Morton, Timothy. 2007. Ecology Without Nature. Cambridge, MA: Harvard University Press.

Nagel, Thomas. 1974. “What Is It Like to Be a Bat?” Philosophical Review 83, no. 4 (October): 435-50.

Nichols, Ashton. 2011. Beyond Romantic Ecocriticism: Towards Urbanatural Roosting. New York: Palgrave Macmillan.

O’Leary, Peter. 2013. Phosphorescence of Thought. The Cultural Society: Chicago.

Orr, David. 1992. Ecological Literacy. New York: S.U.N.Y. Press.

Pettersson, Anders. 2012. The Concept of Literary Application: Readers’ Analogies from Text to Life. London: Palgrave Macmillan.

Plumwood, Val. 2009. “Nature in the Active Voice.” Australian Humanities Review (Ecological Humanities) 46 (May):

Rasula, Jed. 2002. This Compost: Ecological Imperatives in American Poetry, Athens, GA: University of Georgia Press.

Taylor, Andrew. 2008. “Introduction”, in Contrary Rhetoric: Lectures on Landscape and Language, ed. Glen Phillips and Andrew Taylor. Fremantle: Fremantle Press.. Fremantle: Fremantle Press.


[1] The quotation comes from the cover note to Phosphorescence of Thought.

[2] A thorough discussion of the paradox of empathy and solipsism (what happens when we not only identify with but also, even provisionally and imaginatively, become the subject of our identification?) is beyond the scope of this essay, but is addressed by Suzanne Keen (2007, 44).

Published: July 2014
Amy Brown

is a New Zealand poet and novelist, now based in Melbourne. In 2012 she completed a PhD in Creative Writing at the University of Melbourne, where she is currently teaching. Her latest book, The Odour of Sanctity, was published by Victoria University Press in 2013


“Into black air”: Darkness and its Possibilities in the Poetry of Jane Kenyon by Rose Lucas

by Rose Lucas

“Into black air”: Darkness and its Possibilities in the Poetry of Jane Kenyon

…If it’s darkness
we’re having, let it be extravagant.[1]

The American poet Jane Kenyon worked almost exclusively with the forms of the lyric poem in order to negotiate the abyss of uncertainty and loss which, in her perception, characterize broader human experience—in emotional, spiritual, intellectual and physical terms. As she writes in the poem “With the Dog at Sunrise,” despite the powerful compensations of the natural world, life nevertheless presents itself to her as a path of suffering:

Searching for God is the first thing and the last,
but in between such trouble, and such pain.

(CP, 214)

The poetic lyric in free verse form, as Kenyon used it, is imagistically and structurally compressed, often with a final volta or twist, and pivots on the crucial intersection between the subjective voice and the field of external perceptions. As a distillation of poetic structure in general, the lyric’s structural and emotional focus on the centrality of the image and its metaphoric possibilities[2] makes it able to operate at a nexus between a subjective interior and an exteriorized articulation; it is this which provides Kenyon with the perceptual and communicative scaffolding with which to understand and accommodate an experience of life as inevitably fractured with loss, grief and even clinical depression. In a poem to her dying father, she describes life, rather than death, as the period of exile which is to be endured:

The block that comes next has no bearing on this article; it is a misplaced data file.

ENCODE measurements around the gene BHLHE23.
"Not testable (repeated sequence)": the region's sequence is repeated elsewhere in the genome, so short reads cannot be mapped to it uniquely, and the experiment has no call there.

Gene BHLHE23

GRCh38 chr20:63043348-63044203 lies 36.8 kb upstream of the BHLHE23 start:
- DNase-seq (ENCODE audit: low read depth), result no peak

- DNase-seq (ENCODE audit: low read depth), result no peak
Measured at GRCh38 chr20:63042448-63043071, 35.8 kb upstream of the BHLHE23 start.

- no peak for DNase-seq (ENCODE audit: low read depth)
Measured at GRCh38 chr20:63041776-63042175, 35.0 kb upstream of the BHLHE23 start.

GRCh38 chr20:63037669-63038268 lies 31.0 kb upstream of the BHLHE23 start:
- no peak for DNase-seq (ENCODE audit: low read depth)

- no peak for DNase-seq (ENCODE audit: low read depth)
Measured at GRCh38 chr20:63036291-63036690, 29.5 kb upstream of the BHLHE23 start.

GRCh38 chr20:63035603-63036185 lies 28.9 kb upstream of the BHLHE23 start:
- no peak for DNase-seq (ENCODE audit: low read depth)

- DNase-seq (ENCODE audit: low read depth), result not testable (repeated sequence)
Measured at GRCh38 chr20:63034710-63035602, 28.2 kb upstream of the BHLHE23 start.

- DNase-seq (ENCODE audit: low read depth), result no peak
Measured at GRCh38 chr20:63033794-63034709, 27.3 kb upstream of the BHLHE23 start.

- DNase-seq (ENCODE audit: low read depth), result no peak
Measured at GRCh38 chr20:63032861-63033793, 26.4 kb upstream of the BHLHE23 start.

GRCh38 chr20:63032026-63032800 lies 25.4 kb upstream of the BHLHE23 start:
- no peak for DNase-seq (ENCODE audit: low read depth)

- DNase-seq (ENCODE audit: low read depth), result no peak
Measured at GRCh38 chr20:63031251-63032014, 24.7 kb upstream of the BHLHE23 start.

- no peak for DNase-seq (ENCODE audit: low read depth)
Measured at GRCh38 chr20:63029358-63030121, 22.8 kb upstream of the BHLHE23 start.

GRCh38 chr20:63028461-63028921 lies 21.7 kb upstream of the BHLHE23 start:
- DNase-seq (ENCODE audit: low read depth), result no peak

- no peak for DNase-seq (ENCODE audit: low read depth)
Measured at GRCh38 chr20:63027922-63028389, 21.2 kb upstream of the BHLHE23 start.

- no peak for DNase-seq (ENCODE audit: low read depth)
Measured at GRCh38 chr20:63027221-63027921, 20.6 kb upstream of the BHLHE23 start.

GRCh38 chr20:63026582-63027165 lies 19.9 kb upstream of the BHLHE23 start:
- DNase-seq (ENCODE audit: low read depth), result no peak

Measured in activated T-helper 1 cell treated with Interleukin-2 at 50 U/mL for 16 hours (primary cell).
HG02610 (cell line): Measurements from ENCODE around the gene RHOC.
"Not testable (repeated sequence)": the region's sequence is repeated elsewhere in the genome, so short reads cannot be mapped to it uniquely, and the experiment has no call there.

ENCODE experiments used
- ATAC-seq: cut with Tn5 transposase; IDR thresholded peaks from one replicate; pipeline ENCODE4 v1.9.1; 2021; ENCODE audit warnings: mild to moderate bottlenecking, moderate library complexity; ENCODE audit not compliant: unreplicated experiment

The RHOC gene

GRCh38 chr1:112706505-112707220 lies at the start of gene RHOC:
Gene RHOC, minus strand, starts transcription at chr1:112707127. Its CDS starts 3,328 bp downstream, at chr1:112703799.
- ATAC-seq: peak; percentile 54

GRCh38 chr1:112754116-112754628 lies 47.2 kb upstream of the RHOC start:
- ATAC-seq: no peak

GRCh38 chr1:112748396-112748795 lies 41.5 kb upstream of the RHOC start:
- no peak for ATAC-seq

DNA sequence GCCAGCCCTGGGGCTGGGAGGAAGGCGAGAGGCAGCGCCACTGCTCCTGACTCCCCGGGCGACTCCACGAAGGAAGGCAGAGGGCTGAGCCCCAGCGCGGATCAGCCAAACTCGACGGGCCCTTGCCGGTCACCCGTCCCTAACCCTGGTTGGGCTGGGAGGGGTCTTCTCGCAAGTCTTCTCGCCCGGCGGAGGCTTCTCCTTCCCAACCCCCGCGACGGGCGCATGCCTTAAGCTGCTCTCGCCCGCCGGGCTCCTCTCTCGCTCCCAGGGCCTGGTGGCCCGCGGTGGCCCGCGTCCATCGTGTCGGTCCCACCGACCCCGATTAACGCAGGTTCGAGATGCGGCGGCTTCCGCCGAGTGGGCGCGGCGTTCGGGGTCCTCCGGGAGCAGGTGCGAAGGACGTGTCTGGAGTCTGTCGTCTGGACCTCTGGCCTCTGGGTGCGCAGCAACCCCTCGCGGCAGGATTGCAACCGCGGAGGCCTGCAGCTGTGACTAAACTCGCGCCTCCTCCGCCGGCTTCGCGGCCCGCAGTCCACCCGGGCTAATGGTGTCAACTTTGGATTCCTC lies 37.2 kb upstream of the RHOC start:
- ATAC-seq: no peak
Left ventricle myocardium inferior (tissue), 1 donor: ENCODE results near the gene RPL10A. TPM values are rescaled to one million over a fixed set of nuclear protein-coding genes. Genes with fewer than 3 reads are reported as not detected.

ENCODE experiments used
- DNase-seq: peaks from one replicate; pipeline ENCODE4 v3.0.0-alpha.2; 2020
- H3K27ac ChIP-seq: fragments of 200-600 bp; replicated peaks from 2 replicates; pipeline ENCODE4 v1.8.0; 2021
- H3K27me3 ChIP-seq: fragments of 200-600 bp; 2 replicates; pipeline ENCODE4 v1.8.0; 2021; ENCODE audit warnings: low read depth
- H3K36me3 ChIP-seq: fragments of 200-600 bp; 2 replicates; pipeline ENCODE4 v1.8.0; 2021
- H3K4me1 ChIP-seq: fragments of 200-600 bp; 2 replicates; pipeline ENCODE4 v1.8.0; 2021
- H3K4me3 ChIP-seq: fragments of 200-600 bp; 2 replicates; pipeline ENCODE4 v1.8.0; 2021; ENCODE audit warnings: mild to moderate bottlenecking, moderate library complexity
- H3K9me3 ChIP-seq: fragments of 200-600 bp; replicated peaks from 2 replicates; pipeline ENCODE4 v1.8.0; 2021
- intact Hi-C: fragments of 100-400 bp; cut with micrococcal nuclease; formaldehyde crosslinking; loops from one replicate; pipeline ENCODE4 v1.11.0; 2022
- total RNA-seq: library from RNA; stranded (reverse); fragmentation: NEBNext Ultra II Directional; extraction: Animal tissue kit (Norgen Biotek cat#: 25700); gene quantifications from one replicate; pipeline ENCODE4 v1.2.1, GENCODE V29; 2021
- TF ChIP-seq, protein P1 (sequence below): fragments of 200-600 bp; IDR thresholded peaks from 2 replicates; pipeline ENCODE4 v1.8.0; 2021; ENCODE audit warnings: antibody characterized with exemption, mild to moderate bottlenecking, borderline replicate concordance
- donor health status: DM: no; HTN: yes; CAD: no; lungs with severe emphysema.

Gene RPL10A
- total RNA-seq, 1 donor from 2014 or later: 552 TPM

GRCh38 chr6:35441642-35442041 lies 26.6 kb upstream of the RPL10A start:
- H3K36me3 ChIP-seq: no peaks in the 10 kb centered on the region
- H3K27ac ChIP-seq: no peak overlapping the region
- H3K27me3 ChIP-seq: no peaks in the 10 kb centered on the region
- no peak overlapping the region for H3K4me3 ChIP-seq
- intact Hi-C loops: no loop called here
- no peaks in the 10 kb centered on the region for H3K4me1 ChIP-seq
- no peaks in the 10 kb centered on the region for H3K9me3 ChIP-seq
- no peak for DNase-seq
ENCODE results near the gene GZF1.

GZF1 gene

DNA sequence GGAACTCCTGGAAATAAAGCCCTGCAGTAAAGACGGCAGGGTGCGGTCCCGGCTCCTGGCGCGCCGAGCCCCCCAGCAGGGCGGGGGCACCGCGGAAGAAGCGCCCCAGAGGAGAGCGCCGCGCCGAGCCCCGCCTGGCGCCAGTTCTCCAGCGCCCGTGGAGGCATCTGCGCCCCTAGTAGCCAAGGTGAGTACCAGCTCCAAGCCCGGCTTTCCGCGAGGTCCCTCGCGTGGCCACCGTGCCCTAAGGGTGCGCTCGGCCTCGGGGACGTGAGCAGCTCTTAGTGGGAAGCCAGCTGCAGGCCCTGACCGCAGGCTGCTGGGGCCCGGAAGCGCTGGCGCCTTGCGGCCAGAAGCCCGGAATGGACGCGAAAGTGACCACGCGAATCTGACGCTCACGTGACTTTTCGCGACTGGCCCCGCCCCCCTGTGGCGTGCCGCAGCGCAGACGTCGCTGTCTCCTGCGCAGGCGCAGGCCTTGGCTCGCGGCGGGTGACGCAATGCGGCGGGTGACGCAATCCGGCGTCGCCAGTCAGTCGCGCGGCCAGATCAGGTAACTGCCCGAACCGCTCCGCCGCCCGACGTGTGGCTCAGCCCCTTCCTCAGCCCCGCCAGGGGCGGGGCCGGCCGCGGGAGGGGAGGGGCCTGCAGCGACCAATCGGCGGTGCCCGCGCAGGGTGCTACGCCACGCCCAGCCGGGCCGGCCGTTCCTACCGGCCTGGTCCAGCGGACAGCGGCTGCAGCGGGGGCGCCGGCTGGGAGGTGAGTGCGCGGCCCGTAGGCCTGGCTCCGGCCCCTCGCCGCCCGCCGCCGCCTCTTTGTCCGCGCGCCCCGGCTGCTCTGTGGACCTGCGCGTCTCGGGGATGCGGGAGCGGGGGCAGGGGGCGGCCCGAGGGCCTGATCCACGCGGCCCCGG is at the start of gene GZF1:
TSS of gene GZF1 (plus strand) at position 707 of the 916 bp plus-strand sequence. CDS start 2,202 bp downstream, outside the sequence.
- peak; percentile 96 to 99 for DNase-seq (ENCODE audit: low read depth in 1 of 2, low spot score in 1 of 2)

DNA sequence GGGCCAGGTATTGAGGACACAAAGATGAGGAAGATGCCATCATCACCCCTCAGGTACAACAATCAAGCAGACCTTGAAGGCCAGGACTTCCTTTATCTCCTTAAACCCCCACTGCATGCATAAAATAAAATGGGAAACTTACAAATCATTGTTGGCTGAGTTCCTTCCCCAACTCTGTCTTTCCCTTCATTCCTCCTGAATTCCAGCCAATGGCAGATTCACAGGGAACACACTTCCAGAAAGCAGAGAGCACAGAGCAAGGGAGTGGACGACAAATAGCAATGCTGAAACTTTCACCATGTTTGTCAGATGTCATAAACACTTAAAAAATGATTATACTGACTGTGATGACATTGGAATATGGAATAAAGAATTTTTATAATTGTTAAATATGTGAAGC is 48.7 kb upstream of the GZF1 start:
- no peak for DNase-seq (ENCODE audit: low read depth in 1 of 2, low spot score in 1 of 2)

…This is the abyss.
That’s why babies howl at birth,
and why the dying so often reach
for something only they can apprehend.
(“Reading Aloud to My Father,” CP, 291)

Kenyon’s poetic does not shy away from any delineations of such an abyss and is at times confronting in its depictions of the bleakness of those holes in the fabric of a life through which one can fall—into the suffocating grip of what she refers to as “the anti-urge,/the mutilator of souls” (“Having It Out With Melancholy,” CP, 231). Indeed, the poetic act, so hard won, will not always be successful in its efforts to provide consolation for despair, or frameworks of meaning to apparent meaninglessness. As Kenyon notes in the small poem “Depression,” language will not always be adequate to bridge the chasm between desire and its object, between despair and the far shores of faith. This poem itself is fractured with dusty ellipses, suggestive here not of a wealth of extra-linguistic possibilities but rather of the possibilities of failure and melancholic powerlessness; its descriptions beat hollow, desperate to summon up the power of a narrative of redemption, yet confronting the always-imminent failure to invoke that longed for presence:

…a mote. A little world. Dusty. Dusty.
The universe is dust. Who can bear it?
Christ comes. The women feed him, bathe his feet
with tears, bring spices, find the empty tomb,
burst out to tell the men, are not believed …
(CP, 93)